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Chronic Obstructive Pulmonary Disease: A Comprehensive Case Study


Case study on COPD (Chronic Observatory Pulmonary Disease). Know the effects and symptoms. Get essential awareness tips from experts and learn the diagnosis steps as well – PowerPoint PPT presentation

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Title: Chronic Obstructive Pulmonary Disease: A Comprehensive Case Study

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Chronic Obstructive Pulmonary Disease better
known as COPD is a chronic obstructive disease of
the lungs due to which the victims complain of
chronically poor airflow. Most of the smokers
suffer from this disease. Although it is not
reversible, with proper care and management it
can be kept in control for a long time.
In Australia, it is estimated that lung diseases
account for at least 10 percent of the total
number of diseases and lung cancer represents 40
percent of the deaths annually. Lung cancer and
COPD are popular among older Australians. Lung
diseases and respiratory problems constituted
1.26 percent of the total population in 2011-12.
During that time, almost 65,224 persons were
admitted to hospital which constituted about .70
percent of all hospitalization cases.
  • The COPD Awareness Day on November 19 attempts to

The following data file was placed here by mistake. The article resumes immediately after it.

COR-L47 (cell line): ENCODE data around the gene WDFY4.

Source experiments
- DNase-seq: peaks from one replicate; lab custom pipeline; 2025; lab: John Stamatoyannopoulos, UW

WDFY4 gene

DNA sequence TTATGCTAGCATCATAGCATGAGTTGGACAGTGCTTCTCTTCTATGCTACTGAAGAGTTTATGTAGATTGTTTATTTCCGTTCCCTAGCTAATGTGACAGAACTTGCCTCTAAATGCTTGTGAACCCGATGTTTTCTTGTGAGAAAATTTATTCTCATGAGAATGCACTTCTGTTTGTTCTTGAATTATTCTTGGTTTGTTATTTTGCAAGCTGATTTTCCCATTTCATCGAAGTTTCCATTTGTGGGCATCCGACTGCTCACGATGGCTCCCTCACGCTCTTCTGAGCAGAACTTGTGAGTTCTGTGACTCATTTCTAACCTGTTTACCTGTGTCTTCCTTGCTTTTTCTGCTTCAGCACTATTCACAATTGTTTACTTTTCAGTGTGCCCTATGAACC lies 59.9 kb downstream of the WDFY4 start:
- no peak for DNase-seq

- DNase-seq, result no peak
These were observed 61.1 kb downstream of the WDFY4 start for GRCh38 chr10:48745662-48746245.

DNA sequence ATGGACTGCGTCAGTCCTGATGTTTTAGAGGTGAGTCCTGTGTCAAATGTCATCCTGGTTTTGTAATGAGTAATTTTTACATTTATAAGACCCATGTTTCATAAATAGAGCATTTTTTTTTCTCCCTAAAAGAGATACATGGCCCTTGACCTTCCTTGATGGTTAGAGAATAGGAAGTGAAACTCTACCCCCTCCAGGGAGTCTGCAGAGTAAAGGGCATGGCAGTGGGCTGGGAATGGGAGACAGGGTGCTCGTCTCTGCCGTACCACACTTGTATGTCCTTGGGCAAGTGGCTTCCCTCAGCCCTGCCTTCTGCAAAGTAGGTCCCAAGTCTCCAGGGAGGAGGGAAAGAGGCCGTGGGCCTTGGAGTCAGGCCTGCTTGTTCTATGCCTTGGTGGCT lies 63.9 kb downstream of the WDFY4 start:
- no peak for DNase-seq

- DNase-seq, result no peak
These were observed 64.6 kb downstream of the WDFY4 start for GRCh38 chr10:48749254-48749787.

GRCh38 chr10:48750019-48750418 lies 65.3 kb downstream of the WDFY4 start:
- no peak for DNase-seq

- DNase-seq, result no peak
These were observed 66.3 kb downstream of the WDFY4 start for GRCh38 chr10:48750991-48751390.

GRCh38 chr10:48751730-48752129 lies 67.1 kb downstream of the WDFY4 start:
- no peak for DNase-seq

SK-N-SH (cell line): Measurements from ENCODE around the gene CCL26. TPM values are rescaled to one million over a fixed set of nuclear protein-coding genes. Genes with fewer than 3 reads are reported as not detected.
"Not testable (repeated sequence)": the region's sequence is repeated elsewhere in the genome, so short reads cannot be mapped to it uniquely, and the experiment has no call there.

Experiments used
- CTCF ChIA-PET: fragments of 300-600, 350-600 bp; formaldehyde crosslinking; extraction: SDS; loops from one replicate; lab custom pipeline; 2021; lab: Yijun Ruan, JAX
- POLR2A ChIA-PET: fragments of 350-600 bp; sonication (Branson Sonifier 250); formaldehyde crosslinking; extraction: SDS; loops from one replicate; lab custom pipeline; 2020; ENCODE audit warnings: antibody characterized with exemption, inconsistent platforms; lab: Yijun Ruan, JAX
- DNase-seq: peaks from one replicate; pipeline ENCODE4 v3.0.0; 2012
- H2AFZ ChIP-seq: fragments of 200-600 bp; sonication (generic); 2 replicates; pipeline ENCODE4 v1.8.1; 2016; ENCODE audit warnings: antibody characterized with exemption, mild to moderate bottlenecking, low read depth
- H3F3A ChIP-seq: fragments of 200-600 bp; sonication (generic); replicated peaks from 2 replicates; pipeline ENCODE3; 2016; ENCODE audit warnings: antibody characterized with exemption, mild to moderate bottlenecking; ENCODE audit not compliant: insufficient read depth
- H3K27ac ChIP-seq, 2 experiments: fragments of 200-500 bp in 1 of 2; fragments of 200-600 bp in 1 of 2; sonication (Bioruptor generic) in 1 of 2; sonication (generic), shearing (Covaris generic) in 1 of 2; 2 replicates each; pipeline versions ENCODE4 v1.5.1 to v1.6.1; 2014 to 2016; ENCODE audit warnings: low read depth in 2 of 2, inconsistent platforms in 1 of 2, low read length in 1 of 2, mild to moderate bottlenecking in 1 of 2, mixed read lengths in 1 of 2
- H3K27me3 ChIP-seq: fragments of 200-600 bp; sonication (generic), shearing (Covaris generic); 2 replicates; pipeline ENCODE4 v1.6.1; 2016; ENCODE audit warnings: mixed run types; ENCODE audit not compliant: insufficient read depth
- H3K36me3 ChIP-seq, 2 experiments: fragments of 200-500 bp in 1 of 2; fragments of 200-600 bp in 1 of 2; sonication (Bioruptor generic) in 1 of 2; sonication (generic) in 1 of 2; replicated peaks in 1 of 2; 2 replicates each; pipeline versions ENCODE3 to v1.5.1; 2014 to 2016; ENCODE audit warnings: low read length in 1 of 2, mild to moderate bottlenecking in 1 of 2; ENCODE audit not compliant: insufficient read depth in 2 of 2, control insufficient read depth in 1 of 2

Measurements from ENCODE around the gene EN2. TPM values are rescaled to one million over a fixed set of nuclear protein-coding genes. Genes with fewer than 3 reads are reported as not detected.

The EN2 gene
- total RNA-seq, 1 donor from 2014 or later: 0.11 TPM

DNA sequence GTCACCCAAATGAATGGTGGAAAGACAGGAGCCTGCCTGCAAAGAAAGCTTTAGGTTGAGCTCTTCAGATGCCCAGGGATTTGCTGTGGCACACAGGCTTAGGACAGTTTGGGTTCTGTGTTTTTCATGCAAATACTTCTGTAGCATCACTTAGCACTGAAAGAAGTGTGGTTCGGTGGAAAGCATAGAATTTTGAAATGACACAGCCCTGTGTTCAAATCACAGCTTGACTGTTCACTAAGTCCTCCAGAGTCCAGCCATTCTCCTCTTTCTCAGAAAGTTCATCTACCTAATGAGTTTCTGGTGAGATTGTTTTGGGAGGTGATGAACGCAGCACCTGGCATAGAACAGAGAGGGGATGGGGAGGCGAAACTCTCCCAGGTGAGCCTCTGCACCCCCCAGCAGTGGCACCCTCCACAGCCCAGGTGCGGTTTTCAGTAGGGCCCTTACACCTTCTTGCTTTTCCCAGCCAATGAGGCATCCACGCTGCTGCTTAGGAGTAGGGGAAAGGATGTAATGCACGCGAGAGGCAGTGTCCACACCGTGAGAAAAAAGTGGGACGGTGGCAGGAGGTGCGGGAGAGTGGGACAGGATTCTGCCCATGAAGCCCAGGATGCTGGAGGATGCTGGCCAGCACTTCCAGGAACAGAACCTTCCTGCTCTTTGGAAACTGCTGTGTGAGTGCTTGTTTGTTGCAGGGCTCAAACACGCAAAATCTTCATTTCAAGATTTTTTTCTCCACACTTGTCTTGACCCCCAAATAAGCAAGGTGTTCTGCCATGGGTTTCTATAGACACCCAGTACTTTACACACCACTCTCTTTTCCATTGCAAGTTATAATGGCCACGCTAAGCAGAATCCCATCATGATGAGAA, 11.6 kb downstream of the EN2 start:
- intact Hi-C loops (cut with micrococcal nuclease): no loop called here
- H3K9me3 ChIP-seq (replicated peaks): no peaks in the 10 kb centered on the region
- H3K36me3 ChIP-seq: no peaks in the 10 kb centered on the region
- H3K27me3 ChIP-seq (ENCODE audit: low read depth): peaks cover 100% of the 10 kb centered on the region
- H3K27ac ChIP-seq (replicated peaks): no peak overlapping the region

raise awareness regarding COPD and what can be
    done in order to prevent it. The theme for 2014
    is early detection and prevention of COPD. In
    this article, we take a close look at the
    disease, its symptoms and its treatment.
  • What is COPD?
  • As the name suggests, it is a chronic disease
    (i.e. a disease that is persistent over a longer
    period of time) of the lungs which is
    characterized by obstructive airflow. It is
    sometimes known as chronic obstructive lung
    disease or chronic obstructive airway disease.

Explaining COPD
  • To explain COPD, we must first understand how our
    lungs function. The air that we breathe in passes
    through our windpipes called bronchial tubes or
    airways. They, then branch out into smaller and
    thinner tubes called bronchioles. These tubes are
    attached to small air sacs called alveoli. Oxygen
    passes through the walls of the air sacs into the
    blood while carbon dioxide moves from the blood
    to the air sacs. This is called gas exchange.
    Sometimes the air sacs lose their elasticity due
    to smoking and pollution. Further airways may be
    filled with mucus and the walls of the airways
    may be inflamed. All these lead to reduced gas
    exchange. When this happens, the person concerned
    complains of difficulty in breathing. This
    condition is called COPD.

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